For me, Pathology was the gateway to slam. I still recall the first time I ever experienced their music: Boxing Day, years ago, I went to the now-defunct record store Zeus in search of some new metal to feast my ears upon. I saw Legacy of the Ancients with its striking cover, adorned with a sticker saying that Pathology “represents more death than a mass grave in Columbia.” My thoughts in a word: sold. I would later see Pathology live, and mistakenly congratulate then-frontman Jonathan Huber for Matti Way’s great performance on Legacy of the Ancients. Huber was a great sport about that, to his immense credit. Anyhow, Pathology’s ninth record and first eponymous offering sees Mr. Way back behind the mic, and nostalgia compelled me to jump at the opportunity to review this new record and see how much death it represents.
Being my entrance into the sounds of slam violence, I tried to rediscover why Pathology initially appealed to me. Their trick is to take fairly typical, representative death metal like Cannibal Corpse, Severe Torture, and Broken Hope and then render those bodies of work into chunky viscera by way of streamlining and simplification. Much of Pathology, here and elsewhere, is loosely slam; the term “brutal death metal” often evokes a bit too much technicality to describe adequately what’s going on here, but Pathology generally carries a sense of musical urgency (for lack of a better term) not always present in the most guttural, gutter-dwelling slam.
Given that Pathology’s sound has changed a bit over the years, how you’ll feel about their ninth record depends entirely on how much you liked Legacy of the Ancients and what came before it as opposed to Awaken to the Suffering and what came after. Pathology tries to bridge those two gaps, but definitely errs more on the side of their later sound. “Shudder” hearkens back to “Code Injection” in its verse, but veers into something thrashier and more straightforwardly death metal than the slam-fest of that track. This makes for a quality tune that stands out from the pack by a small margin. “Opprobrium” brings the melodeath influence of Legacy’s standout “Among Giants” back while also turning in some good slams to keep the brutality going. It’s another success that stands out eventually instead of immediately.
Pathology’s single-minded focus on their particular brand of brutality is admirable and makes for a good listen, but their ninth record tends to blend together if you’re not paying close attention. The prevalence of samples in slam is useful for separating tracks, but Pathology aren’t in the business of wasting time; there is nary a second here that’s not occupied by punishing simplicity. Matti Way’s vocals are impressively guttural, but the vocal agility he possessed on records like Legacy of the Ancients and Abominable Putridity’s The Anomalies of Artificial Origin has been lost in the process. A blunt and constant hammer that matches the music to a tee, it fits the sound the band seems to be going for but in turn reaps the sour rewards of the incessant quality present in the music. A weird obsession with double-tracking also makes “Lamentation,” otherwise a very good brutal death metal song, less enjoyable than it should be.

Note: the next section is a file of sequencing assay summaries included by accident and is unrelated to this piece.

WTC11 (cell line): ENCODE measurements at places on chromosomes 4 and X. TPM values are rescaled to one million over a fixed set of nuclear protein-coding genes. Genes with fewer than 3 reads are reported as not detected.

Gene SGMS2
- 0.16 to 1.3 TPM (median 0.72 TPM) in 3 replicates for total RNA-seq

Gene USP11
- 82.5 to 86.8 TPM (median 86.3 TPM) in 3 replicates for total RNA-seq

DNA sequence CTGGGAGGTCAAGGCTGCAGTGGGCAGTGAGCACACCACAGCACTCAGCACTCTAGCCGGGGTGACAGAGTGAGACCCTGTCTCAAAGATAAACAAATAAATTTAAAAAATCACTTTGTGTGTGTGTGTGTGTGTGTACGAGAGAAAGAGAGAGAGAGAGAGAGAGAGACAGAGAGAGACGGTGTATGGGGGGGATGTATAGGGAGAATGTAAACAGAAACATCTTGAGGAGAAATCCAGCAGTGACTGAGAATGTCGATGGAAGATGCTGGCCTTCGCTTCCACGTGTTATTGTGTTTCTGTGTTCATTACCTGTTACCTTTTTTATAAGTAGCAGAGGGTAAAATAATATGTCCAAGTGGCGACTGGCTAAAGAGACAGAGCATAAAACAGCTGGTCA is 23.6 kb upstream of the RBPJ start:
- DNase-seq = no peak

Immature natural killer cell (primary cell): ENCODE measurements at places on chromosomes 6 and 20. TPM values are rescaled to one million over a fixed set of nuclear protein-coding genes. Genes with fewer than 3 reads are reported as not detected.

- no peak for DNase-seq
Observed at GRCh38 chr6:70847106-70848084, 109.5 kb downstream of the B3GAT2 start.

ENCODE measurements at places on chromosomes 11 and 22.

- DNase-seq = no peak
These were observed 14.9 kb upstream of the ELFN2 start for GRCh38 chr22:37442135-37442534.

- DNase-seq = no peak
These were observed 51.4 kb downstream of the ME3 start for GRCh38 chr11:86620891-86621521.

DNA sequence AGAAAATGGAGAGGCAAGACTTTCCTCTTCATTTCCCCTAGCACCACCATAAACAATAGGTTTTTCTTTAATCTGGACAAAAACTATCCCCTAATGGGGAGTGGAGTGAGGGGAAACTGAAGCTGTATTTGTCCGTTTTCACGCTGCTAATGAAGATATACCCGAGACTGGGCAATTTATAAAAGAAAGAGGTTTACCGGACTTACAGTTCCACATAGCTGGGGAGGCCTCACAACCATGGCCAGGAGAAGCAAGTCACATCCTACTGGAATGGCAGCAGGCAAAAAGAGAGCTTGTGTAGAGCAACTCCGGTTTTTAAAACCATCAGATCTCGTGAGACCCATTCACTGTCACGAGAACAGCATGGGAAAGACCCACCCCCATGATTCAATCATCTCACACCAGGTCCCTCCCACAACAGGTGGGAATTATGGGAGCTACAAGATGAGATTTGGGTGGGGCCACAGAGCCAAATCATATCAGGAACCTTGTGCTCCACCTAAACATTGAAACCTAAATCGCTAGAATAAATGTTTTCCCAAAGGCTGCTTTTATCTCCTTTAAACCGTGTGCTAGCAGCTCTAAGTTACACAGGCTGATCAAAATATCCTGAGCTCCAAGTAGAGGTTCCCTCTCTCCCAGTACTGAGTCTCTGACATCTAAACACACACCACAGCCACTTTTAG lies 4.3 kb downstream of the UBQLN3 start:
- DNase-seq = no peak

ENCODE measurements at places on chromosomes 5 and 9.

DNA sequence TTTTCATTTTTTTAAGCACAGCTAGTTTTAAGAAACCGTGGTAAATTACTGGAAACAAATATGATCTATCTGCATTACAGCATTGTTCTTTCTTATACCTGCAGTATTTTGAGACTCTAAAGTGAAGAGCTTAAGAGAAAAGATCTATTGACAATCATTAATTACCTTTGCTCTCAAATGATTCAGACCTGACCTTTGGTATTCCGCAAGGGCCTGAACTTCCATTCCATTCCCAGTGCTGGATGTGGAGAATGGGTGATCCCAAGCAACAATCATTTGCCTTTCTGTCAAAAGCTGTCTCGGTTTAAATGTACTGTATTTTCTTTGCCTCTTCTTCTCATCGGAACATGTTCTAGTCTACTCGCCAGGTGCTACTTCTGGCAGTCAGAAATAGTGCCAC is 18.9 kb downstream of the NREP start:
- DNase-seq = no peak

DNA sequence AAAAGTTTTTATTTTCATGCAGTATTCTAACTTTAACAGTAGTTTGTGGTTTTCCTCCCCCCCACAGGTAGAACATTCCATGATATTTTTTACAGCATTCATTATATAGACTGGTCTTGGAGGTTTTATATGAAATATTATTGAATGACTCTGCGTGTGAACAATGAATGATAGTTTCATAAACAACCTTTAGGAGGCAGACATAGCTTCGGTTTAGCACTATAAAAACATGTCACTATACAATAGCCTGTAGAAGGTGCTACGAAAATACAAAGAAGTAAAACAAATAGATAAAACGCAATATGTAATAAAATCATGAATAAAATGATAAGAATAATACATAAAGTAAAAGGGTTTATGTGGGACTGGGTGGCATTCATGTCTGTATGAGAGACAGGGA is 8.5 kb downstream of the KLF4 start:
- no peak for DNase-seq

True to form since Awaken, Pathology is clean, clear, and loud, and it works for the band’s newer direction. While I certainly enjoyed Pathology’s latest like I enjoy all of their material, it’s a fleeting enjoyment that I don’t come back to all that often. Like a decent B-grade horror film with oodles of gore and dismemberment, this hits the spot when you’re in the mood for what it has to offer and is a fun time worth having if you want slam that’s relatively accessible and of good quality. There’s a ceiling of sorts for this type of music, one which prevents it from climbing to the heights of greatness but endears it to a whole bunch of people. This is red meat for the Pathology base, no more and no less. Predictably fun yet predictably predictable, Pathology brings nothing new to the table, but whatever’s in the ninth helping still tastes good enough.